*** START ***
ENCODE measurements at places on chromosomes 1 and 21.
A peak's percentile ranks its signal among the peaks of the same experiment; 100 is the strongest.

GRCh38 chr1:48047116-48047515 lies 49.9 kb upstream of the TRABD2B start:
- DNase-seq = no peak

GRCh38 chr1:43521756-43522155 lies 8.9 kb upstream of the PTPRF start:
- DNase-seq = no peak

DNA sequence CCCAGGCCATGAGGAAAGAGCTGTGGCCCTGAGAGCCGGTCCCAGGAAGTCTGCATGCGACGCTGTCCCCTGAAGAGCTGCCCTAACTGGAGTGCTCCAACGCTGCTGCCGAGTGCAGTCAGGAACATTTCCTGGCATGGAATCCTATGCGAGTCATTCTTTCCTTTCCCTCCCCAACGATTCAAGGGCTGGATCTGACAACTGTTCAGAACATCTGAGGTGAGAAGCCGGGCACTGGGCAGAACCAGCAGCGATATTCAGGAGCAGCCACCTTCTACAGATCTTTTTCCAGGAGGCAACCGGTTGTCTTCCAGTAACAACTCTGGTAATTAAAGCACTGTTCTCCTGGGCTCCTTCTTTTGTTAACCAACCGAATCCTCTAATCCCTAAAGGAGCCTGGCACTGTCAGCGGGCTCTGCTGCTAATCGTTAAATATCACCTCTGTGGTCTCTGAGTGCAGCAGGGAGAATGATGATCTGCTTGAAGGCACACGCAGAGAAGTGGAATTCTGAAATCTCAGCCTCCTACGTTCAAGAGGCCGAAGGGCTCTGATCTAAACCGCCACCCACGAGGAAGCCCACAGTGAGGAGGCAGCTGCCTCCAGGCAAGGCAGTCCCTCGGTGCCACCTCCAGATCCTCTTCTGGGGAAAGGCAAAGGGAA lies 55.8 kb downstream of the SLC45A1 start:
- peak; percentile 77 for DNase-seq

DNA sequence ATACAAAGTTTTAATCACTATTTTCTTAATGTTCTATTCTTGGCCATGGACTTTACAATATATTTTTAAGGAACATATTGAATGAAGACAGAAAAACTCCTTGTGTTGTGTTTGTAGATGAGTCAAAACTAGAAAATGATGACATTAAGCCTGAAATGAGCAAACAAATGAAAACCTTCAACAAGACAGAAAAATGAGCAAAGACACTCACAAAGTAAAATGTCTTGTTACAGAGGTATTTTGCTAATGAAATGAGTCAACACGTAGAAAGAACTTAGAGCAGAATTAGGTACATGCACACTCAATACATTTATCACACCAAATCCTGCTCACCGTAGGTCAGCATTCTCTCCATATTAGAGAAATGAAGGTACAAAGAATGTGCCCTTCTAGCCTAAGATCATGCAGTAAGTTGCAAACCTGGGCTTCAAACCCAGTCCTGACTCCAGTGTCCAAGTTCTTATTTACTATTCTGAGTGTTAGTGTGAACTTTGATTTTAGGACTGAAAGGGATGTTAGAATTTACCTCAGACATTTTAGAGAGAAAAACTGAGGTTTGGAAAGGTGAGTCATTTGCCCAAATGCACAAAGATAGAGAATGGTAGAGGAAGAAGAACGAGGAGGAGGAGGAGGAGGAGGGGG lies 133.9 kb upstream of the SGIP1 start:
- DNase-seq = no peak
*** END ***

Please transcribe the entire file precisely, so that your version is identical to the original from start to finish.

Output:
ENCODE measurements at places on chromosomes 1 and 21.
A peak's percentile ranks its signal among the peaks of the same experiment; 100 is the strongest.

GRCh38 chr1:48047116-48047515 lies 49.9 kb upstream of the TRABD2B start:
- DNase-seq = no peak

GRCh38 chr1:43521756-43522155 lies 8.9 kb upstream of the PTPRF start:
- DNase-seq = no peak

DNA sequence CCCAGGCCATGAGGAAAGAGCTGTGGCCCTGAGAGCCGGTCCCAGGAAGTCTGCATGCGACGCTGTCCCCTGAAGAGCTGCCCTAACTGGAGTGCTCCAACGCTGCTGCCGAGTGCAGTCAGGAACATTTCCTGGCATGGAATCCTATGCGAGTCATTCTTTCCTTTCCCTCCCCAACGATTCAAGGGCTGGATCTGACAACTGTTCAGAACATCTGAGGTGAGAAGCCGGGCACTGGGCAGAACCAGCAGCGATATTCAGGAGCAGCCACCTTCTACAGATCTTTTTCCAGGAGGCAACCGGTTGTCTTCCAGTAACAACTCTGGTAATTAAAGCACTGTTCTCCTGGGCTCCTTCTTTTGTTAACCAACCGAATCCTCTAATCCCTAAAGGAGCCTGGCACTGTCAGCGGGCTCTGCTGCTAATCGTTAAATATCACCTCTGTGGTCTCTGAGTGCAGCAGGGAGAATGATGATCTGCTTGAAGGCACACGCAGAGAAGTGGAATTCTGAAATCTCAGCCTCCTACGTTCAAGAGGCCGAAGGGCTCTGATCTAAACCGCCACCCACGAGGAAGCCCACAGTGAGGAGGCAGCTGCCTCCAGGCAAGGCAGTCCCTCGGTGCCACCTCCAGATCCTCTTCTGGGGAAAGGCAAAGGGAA lies 55.8 kb downstream of the SLC45A1 start:
- peak; percentile 77 for DNase-seq

DNA sequence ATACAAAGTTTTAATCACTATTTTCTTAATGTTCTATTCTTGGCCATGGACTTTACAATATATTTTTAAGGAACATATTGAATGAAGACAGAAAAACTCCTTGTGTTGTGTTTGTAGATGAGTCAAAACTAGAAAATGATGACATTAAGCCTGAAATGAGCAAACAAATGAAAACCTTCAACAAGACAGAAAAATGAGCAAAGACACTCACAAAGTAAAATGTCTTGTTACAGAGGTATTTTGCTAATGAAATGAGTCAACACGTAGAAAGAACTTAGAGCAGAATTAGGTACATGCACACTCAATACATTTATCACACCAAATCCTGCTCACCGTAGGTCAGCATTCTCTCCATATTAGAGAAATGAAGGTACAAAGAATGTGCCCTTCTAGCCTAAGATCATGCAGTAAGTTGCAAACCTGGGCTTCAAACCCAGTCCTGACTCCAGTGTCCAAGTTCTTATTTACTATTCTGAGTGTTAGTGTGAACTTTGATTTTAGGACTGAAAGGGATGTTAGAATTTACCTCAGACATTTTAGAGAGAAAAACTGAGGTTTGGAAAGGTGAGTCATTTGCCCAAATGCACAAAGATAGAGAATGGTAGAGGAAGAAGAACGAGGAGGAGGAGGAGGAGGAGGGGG lies 133.9 kb upstream of the SGIP1 start:
- DNase-seq = no peak